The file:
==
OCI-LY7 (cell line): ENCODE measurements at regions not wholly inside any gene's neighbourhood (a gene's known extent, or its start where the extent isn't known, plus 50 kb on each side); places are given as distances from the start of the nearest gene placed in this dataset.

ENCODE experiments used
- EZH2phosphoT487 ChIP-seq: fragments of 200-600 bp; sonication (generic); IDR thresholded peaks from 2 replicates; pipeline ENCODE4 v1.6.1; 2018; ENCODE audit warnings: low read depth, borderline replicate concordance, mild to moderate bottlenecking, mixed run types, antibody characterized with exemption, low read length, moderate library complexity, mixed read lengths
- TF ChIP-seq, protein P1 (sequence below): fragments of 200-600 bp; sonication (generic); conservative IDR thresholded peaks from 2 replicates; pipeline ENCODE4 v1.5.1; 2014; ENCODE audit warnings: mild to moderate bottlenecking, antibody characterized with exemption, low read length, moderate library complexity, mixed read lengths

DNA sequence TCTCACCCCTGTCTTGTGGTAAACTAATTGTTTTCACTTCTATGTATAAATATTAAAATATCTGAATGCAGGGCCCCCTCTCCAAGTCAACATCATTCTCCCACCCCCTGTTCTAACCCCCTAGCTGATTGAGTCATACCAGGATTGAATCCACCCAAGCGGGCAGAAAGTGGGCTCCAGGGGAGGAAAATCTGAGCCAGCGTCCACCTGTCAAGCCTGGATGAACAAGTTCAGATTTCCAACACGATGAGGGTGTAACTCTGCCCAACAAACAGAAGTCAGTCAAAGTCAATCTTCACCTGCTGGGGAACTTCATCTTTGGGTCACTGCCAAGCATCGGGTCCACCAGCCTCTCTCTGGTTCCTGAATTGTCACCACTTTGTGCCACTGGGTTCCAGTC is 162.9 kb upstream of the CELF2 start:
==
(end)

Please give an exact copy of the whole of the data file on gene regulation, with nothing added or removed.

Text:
OCI-LY7 (cell line): ENCODE measurements at regions not wholly inside any gene's neighbourhood (a gene's known extent, or its start where the extent isn't known, plus 50 kb on each side); places are given as distances from the start of the nearest gene placed in this dataset.

ENCODE experiments used
- EZH2phosphoT487 ChIP-seq: fragments of 200-600 bp; sonication (generic); IDR thresholded peaks from 2 replicates; pipeline ENCODE4 v1.6.1; 2018; ENCODE audit warnings: low read depth, borderline replicate concordance, mild to moderate bottlenecking, mixed run types, antibody characterized with exemption, low read length, moderate library complexity, mixed read lengths
- TF ChIP-seq, protein P1 (sequence below): fragments of 200-600 bp; sonication (generic); conservative IDR thresholded peaks from 2 replicates; pipeline ENCODE4 v1.5.1; 2014; ENCODE audit warnings: mild to moderate bottlenecking, antibody characterized with exemption, low read length, moderate library complexity, mixed read lengths

DNA sequence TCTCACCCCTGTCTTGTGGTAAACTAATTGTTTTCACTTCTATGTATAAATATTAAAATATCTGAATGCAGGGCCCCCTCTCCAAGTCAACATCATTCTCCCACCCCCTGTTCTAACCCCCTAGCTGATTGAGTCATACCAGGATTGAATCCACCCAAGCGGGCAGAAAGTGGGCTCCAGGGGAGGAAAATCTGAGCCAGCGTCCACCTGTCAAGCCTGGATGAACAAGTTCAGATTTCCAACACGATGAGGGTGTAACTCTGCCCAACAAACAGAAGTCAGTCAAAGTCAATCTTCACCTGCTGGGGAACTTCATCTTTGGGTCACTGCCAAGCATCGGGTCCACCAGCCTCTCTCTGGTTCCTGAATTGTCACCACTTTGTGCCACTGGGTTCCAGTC is 162.9 kb upstream of the CELF2 start: